Saturday, August 18, 2007
Tonight before bed, we read a couple of traditional fairy tales to Lizzie. Oh wait-let's qualify that. We read some Walt Disney fairy tales. These are only traditional if you are a red blooded American. I'm not sure if I ever had the chance to watch Sleeping Beauty. It seems to be out of production on video. I've never seen it for rent. Yet I know some of the scenes, from commercials and television shows. I know the basic story...
A King and a Queen want very badly to have a child, and when finally a baby girl is born to them, they hold a great celebration and invite 3 fairies to bless her. One gives her beauty, one gives her...erm... something else, but before the 3rd can bestow her gift, another fairy crashes the party. This one is livid about her exclusion, and as payback, curses the baby to die from pricking her finger on a spindle before her 16th birthday has passed. The third fairy quickly steps in and amends the curse to stipulate she will only fall asleep until she is awoken by a kiss of true love. The fairies whisk the child away to a forest home, where she can be protected and where she grows up in ignorance of her true heritage. On her 16th birthday, she chances across a serious hunk of a man and returns to the forest cottage and her three "aunties" to tell the tale of her new love. The fairies come clean and explain she is already betrothed and then take her to the castle, assuming that since the kid hasn't cacked it yet, she's safe from the curse. Poor Sleeping Beauty is having a pretty hard time dealing with this sudden change of events and has a meltdown at the castle. The fairies give her some time alone to pull it together, and wouldn't you know, the silly twit is lured to a lonely castle tower where she discovers a spinning wheel. The minute she reaches out to touch the spindle, her finger is pricked and she falls into a deep sleep. The fairies do a little damage control by putting the whole castle to sleep, and then set off in search of this hunky forest dude, in hopes he can break the spell. Armed with a sword, shield and something else, the Prince defeats the evil fairy (who has turned herself into a dragon) and fights through the brambles about the castle to break in on his true love, slip her a little tongue and miraculously, the whole castle awakes. And, they live happily ever after.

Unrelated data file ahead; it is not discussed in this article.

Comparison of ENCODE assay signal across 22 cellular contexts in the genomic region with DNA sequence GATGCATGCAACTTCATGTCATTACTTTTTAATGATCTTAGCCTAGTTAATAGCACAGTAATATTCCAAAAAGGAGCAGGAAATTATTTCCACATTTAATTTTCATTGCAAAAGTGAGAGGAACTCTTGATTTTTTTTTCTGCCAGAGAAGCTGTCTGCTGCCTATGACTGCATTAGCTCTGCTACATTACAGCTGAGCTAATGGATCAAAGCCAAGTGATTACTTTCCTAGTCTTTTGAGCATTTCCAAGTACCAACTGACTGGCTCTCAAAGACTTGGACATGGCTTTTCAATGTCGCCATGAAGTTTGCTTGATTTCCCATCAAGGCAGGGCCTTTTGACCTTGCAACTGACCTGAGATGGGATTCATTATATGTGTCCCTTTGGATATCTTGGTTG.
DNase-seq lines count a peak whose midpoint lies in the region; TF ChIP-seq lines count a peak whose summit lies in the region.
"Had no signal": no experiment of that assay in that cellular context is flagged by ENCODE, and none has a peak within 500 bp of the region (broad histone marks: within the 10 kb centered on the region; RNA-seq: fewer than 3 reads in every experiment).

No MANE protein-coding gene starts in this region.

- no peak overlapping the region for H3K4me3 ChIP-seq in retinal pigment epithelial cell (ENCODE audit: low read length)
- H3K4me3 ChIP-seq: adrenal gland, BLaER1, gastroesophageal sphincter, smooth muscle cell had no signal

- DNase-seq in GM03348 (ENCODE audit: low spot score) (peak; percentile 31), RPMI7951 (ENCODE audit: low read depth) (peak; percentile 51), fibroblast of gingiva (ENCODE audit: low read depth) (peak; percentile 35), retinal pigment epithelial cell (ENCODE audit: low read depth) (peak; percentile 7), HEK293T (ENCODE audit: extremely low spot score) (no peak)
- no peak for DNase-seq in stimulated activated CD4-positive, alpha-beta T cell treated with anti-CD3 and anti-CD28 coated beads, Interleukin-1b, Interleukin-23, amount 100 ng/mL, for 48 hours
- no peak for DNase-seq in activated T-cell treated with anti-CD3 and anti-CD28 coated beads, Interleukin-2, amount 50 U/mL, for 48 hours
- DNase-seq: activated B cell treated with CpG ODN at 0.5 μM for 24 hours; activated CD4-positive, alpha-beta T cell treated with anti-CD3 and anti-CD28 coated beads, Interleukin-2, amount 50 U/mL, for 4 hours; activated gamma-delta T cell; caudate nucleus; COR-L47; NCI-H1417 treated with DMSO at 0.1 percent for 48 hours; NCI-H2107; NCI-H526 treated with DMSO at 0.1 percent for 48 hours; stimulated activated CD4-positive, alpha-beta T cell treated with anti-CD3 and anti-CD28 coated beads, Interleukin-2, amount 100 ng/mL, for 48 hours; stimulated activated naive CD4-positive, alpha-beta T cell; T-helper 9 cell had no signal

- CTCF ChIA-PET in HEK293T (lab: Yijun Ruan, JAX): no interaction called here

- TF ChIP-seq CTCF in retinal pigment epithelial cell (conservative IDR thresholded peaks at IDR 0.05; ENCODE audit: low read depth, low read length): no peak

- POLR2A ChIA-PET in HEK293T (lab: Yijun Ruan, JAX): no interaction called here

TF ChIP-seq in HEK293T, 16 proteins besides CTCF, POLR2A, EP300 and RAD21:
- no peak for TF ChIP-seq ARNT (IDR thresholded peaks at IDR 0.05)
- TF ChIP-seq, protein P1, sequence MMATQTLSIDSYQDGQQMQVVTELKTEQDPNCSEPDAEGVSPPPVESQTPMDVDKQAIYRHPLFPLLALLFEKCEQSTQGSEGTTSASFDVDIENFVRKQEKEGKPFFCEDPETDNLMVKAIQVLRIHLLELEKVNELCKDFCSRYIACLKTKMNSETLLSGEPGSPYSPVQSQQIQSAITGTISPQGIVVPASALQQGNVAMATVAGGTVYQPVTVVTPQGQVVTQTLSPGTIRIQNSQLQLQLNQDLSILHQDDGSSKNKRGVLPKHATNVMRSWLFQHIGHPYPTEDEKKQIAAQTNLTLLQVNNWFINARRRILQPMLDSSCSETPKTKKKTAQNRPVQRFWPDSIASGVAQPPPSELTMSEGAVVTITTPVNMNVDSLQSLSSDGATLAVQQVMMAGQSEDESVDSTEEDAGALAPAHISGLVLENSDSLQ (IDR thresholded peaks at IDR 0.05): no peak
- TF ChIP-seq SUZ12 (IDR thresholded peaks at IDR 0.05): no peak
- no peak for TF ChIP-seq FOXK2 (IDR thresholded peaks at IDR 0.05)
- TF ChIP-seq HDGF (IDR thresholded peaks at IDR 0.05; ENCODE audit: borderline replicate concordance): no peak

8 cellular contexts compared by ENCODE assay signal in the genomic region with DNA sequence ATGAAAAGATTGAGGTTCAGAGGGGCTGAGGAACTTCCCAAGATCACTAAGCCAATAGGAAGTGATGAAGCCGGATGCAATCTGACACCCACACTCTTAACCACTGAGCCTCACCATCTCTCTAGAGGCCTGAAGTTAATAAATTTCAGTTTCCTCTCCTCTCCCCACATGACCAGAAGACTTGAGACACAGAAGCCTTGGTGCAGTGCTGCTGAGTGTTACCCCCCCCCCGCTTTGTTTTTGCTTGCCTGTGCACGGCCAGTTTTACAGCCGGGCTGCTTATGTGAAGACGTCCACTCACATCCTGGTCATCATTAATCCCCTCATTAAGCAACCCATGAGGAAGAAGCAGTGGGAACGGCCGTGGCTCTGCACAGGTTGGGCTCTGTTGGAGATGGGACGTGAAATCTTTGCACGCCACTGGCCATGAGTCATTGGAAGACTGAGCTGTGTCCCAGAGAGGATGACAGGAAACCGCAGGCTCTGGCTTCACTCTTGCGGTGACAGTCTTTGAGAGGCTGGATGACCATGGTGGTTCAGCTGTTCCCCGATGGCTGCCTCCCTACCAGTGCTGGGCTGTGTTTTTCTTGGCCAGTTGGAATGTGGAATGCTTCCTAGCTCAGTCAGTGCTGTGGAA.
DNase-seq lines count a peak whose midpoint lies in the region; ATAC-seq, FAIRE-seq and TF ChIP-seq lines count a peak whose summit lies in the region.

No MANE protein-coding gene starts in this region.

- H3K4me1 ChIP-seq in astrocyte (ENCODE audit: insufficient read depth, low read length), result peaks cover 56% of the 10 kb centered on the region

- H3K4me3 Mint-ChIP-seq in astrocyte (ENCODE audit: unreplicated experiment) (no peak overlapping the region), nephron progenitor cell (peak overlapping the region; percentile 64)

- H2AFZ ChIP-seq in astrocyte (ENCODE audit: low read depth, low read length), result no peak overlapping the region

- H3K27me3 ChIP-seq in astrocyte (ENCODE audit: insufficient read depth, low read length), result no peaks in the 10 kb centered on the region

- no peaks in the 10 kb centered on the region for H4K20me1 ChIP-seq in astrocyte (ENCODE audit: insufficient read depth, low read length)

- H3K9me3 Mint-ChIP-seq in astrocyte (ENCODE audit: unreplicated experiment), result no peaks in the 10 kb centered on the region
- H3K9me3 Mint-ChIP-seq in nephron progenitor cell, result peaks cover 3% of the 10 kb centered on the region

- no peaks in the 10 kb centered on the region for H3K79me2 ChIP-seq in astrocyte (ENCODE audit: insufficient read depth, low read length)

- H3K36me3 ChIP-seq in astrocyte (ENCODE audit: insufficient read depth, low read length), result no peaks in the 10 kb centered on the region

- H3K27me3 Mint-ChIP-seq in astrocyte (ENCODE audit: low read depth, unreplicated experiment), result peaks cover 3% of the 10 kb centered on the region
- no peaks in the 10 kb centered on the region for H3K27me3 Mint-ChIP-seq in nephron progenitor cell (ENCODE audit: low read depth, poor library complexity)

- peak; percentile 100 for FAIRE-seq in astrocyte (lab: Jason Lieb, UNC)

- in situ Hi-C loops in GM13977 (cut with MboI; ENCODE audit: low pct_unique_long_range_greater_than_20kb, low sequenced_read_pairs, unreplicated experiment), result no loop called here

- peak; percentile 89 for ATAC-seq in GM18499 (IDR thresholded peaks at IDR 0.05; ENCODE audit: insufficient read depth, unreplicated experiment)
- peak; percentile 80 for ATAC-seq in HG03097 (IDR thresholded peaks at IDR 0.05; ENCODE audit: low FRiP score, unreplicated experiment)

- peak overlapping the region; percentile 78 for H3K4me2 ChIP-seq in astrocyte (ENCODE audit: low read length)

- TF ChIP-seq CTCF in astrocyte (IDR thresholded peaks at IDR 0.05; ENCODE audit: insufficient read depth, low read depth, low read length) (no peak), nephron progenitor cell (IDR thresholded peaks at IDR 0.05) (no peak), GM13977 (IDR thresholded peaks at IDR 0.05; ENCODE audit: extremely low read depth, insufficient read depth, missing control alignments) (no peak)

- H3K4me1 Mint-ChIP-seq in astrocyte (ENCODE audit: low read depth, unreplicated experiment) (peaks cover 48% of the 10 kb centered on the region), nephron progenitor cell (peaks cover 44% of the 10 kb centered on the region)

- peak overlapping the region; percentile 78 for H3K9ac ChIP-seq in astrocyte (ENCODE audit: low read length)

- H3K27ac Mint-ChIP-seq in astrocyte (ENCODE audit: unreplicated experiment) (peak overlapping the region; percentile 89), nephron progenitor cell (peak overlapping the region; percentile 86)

Okay, I'm getting to my point finally...What the hell is up with pricking your finger on a spindle? How the hell is that even possible? When I've done spinning demos, people have asked about this. There IS no part on a spinning wheel that is a spindle. We've got bobbins, a distaff, even strange things called mother-of-alls... but no spindle. A spindle is an alternative tool to spin with... Old Walt really needs to get his poop in a group. So again tonight, I began to wonder about this tale, and the errors it had picked up in it's sanitization for the American kiddees. Remember, Snow White's evil stepmother was punished by dancing away in slippers of molten lead in the Grim version. Grim indeed. I recalled that there seems to be an inordinate amount of necrophilia in the old versions... that little kiss to wake the Sleeping Beauty began to take on a more nefarious tone for me. So! Here's the real version, which is actually older than the Brother's Grim-how did their own sanitizing for the kiddees... We can trace this one all the way back to Giambattista Basile (1575-1632), an Italian who undoubtedly simply recorded a common story told by peasants.